It’s 6 a.m. and I’m in bed with the school superintendent.
It’s not as racy as it sounds. Technically, I’m just waiting for the superintendent to hop into bed with me.
The middle schooler’s alarm has already gone off. We’ve already received the news from the school closing scroll on the bottom of the television screen. My son’s attempting to go back to sleep, my husband is up and thinking about heading off to work. I lie in my warm bed, snuggled up to the cordless phone.
I can’t go back to sleep, not just yet. I’m waiting for the superintendent.
We usually get the call around 6:15 a.m. The snow day alert goes out first to high school homes, then middle school and so on until every schooling household in Grafton has been alerted to the lack of school. The first year, the call came in around 4:30 a.m. for my South Grafton student and I hit the roof — don’t call me that early unless someone is injured, or dead.
My eyes droop. I’m wrapped in blankets, have commandeered my husband’s pillow. I’m not a morning person. I can easily sleep until 8 a.m. and, today, there’s really no need for me to be awake this early.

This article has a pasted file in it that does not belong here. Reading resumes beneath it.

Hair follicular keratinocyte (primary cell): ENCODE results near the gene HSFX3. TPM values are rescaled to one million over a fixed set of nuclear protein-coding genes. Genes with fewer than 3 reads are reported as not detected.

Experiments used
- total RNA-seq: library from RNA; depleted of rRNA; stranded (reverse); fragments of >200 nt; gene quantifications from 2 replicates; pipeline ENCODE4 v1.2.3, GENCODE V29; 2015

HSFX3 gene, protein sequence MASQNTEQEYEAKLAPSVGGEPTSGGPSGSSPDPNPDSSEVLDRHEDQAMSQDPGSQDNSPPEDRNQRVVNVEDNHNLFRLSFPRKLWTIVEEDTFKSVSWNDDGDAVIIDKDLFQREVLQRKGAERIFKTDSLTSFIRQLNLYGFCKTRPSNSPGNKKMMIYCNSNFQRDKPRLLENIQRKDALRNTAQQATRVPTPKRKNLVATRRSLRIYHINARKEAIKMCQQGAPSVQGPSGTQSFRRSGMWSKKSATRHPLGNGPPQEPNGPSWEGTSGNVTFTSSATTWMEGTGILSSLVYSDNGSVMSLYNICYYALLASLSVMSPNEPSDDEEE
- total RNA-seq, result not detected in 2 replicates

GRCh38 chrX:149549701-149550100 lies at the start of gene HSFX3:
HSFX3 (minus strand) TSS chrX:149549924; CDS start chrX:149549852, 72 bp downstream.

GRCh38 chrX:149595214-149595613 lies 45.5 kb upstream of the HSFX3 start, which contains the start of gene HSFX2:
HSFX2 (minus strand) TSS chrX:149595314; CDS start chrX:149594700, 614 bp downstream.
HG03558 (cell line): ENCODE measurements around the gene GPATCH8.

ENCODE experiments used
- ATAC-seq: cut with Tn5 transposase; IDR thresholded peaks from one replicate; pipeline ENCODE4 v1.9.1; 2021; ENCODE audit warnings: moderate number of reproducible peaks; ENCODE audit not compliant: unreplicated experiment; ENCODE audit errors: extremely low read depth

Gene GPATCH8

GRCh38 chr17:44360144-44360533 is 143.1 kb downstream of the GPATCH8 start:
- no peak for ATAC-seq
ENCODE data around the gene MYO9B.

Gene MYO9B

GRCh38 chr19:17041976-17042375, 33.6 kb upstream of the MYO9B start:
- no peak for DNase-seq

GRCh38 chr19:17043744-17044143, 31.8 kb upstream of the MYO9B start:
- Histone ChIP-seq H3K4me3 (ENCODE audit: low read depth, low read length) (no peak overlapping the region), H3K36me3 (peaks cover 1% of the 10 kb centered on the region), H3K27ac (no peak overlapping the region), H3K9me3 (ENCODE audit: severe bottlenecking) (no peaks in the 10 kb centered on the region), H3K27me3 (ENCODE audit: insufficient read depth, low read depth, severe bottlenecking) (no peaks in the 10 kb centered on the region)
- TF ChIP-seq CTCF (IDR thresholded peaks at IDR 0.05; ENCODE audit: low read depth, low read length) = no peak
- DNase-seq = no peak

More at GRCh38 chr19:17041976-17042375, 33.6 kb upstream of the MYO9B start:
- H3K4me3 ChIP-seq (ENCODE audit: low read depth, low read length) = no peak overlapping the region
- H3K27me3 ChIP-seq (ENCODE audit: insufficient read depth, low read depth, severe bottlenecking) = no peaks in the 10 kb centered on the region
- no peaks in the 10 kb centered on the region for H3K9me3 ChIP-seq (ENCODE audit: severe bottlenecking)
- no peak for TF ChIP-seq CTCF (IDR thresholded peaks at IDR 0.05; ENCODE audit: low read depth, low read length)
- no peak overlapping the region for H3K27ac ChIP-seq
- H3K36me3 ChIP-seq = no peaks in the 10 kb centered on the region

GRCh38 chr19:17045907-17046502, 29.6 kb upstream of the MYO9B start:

I squint at the clock. 6:11. Any minute now. I can’t go back to sleep yet. The phone’s going to go off soon. I think about turning on the light and reaching for the British mystery I’d been reading the night before, but the nightstand is too far away. I think of pubs and tea and handsome upper crust New Scotland Yard detectives and their blunt lower rank sergeants and slowly start to drift…
The phone on my pillow has sprung to brightly lit life. Half-asleep, I fumble.
“This is Superintendent Connors…”
I barely listen. I already know what he has to say. I push the phone out of bed and attempt to get back to the dream. Weren’t we getting close to solving the crime?
My daughter, woken by the phone’s chirp despite my efforts, comes running into the room.
“There’s no school today!”
I guess I’m up.